Busting the myth that you can't afford a home in Vancouver

Dec 20 2017, 1:37 am

In all the controversy and conversation about affordability and home ownership in Vancouver, what most often gets lost is how we define home. Vancouverites seem hell bent on the idea that the single family home is the ultimate real estate play. It’s not. Talk to people who have worked their whole lives towards owning a single condo, or a family who intentionally and happily decided to buy into the low-maintenance lifestyle of compact urban living and it becomes quickly evident that there are affordable alternatives with some great perks.

Presented by Wesgroup Properties

Take Trevor Jones, a welder, and his wife, Amber, a nurse. They have an 11-month-old baby boy and have been renting in East Vancouver for years. An avid saver, he recently put together a downpayment of 5% on a new two bedroom condo in River District Vancouver and they expect to move into the brand new community along the Fraser River in a couple of years. What excites him most about his decision to live an urban, compact lifestyle is no commute (he works on Mitchell Island) and being walking distance to shops, services, riverfront trails and a new school.

When he moves in, Trevor will be paying only slightly more than the $1,750 per month rent he was paying for his two-bedroom apartment in Trout Lake. “We love Vancouver and knew we couldn’t afford a house,” he says. “I just didn’t want to drive and our condo is on the water and it was a decent price. Especially compared to other cities like London or Sydney where I’ve lived before.”

Trevor and many like him prove you #DontNeed1Million to live in Vancouver. Don’t believe the hype. Urban compact living in Vancouver is inevitable and a choice to embrace, as it is in other cities. If you expect to live in a single family house in Vancouver, you might need to adjust your expectations.

Many of the people interviewed for Wesgroup’s #DontNeed1Million campaign actually prefer living in compact urban spaces in walkable communities. They like the lock and leave, little to no maintenance, the amenities, reduced commute and the extra disposable income. And they are part of a growing trend. More than 50% per cent of residents living in Toronto and Montreal live in condos, and the number is quickly rising in Vancouver. Is that a bad thing? Not if you are worried about affordability. Check out this equation: $19,000 saved plus $65,000 household income equals a $384,000 condo.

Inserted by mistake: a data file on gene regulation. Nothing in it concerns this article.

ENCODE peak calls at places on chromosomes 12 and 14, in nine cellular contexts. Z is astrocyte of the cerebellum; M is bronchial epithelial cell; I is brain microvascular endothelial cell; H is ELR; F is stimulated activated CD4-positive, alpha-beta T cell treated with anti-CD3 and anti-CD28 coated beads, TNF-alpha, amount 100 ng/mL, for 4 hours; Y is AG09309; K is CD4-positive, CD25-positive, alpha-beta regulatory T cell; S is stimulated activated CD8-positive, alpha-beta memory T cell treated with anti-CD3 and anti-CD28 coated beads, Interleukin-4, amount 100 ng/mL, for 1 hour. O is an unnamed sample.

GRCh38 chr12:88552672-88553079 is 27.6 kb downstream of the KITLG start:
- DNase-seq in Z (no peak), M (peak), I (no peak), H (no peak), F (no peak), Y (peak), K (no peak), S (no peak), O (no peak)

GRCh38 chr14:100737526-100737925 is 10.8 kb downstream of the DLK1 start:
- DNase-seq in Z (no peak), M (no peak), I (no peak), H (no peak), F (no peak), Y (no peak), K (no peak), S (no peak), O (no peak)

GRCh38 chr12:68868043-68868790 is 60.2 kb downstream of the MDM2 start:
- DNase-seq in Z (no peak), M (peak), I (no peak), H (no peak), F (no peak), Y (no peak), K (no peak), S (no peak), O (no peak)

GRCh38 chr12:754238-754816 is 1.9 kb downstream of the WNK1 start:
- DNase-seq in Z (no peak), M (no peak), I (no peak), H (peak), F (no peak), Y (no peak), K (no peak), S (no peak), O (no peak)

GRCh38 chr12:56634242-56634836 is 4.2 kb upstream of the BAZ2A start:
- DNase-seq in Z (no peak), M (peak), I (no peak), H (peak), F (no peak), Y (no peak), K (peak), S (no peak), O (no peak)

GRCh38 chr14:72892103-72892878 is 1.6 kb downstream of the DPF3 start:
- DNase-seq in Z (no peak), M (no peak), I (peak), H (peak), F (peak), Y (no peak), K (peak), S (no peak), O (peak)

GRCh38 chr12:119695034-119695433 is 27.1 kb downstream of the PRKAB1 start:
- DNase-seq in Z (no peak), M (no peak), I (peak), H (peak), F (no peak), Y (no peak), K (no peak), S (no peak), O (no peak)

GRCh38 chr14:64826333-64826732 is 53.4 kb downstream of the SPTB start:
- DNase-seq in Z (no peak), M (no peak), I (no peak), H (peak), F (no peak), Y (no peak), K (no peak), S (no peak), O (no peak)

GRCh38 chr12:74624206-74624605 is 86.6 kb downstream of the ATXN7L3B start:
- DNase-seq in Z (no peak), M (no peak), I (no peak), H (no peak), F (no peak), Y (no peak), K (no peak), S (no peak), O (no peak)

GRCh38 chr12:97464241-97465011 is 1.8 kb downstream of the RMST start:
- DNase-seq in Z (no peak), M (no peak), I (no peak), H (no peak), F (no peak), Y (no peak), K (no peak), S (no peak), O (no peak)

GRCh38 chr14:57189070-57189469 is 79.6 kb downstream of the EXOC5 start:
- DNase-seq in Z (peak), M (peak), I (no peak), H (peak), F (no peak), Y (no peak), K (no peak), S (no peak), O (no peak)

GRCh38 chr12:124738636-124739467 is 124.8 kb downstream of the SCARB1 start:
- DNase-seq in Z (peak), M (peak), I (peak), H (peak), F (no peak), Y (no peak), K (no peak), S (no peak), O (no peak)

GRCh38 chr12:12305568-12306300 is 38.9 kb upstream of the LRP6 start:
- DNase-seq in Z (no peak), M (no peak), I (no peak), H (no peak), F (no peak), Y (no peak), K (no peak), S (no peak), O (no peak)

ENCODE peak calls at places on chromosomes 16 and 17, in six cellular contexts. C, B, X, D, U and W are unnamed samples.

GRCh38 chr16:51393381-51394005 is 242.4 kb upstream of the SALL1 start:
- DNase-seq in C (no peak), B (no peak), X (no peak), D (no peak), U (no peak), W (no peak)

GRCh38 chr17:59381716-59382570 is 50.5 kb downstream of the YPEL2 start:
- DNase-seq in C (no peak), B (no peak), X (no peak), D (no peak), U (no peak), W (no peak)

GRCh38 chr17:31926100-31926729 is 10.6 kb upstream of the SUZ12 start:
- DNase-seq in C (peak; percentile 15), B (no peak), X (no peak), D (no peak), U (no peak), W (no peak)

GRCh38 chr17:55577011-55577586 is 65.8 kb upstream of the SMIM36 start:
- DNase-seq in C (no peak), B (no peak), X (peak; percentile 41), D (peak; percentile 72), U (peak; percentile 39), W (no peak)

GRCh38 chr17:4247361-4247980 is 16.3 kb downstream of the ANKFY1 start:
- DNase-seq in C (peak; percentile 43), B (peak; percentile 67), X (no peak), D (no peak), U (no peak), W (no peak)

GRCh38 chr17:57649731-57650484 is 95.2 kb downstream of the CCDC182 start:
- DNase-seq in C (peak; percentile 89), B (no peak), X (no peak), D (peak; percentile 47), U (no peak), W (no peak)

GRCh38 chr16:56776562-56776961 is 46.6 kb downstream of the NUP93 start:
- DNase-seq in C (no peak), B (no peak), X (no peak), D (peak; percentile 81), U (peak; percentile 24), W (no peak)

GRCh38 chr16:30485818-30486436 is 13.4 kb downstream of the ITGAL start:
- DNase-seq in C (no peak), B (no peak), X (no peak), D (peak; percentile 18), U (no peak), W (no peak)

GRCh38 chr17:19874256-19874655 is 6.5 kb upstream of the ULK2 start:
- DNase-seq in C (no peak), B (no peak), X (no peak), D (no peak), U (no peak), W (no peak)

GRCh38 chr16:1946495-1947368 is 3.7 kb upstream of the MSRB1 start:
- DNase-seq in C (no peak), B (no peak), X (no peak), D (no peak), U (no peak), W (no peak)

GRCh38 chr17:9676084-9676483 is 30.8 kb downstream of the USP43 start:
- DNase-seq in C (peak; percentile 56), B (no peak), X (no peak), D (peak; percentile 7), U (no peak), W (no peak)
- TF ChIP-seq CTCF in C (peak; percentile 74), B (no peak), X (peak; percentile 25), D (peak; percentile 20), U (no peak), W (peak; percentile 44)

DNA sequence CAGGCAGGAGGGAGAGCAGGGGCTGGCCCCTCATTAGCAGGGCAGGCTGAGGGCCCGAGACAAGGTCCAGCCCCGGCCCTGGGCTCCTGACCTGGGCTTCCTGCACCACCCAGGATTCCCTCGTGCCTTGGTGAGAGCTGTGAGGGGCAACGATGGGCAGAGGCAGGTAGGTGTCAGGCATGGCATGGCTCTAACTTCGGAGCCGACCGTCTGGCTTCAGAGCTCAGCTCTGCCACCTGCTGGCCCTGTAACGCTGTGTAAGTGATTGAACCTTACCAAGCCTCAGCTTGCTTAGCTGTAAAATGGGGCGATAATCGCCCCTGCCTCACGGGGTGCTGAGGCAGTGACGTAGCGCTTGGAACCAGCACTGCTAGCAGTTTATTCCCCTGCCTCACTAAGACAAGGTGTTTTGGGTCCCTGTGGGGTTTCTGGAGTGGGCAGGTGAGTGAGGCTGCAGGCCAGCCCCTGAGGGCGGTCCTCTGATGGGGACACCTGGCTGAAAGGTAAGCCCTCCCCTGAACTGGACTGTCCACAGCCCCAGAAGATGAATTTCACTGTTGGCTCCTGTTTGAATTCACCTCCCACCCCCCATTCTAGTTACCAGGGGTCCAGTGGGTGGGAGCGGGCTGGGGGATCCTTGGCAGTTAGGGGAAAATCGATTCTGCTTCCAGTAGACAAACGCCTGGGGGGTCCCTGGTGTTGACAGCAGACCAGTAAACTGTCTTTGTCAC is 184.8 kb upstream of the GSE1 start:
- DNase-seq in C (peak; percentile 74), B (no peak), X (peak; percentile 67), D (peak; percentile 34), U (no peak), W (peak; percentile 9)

“We wanted to live in a cool community with shopping and bank within walking distance without a commute,” Trevor says. “We found that for under $400,000 at River District where they’re building a huge, safe community with shops and services and a school that my son will go to one day. There will be a pool, park, river trails. With 5% down, we won’t be paying much more to own a two bedroom than we did paying rent. Condos aren’t expensive. It’s a choice. I want to live close to downtown and close to where I work. I’m a simple person. I don’t need a lot of stuff. I’d rather spend my money on other stuff like family vacations. People here grew up spoiled. They expect to live in a house with a backyard. But we need to suck it up. We gotta live like everyone else.”

As all of the #DontNeed1Million homeowners can attest, those numbers are true for Vancouver. Here are some of their thoughts on condo living:

“I was renting and I didn’t want to keep paying someone else’s mortgage, but I didn’t think I had enough to buy until a mortgage broker friend told me I could do it,” says David Walmsley, a digital marketing strategist. “There’s a huge misconception in Vancouver about what people can buy. We’ve had it beaten into our heads that it’s unaffordable. It’s not.”


Image: @instagramvancouver / Instagram

“We moved back here from Australia because it was cheaper to buy here,” says Jessica Thomas Cooke, co-founder of W/M Influencer Agency. “We weren’t looking for a three-bedroom home. I bought a one-bedroom home but when I tell people that, they say you bought an apartment, not a home. But it’s home to me and it doesn’t matter how big it is. I thought it was a bargain. We have to adjust our standards. This is the way the world is moving. There’s no use complaining. If you want a house for $300K, move to Saskatchewan. If you want the Vancouver lifestyle, you have to pay for it.”


Image: @instagramvancouver / Instagram





For more info on the #DontNeed1Million campaign, check out @instagramvancouver and @wesgroup @riverdistrict and @thebrewerydist on Instagram.



DH Vancouver StaffDH Vancouver Staff

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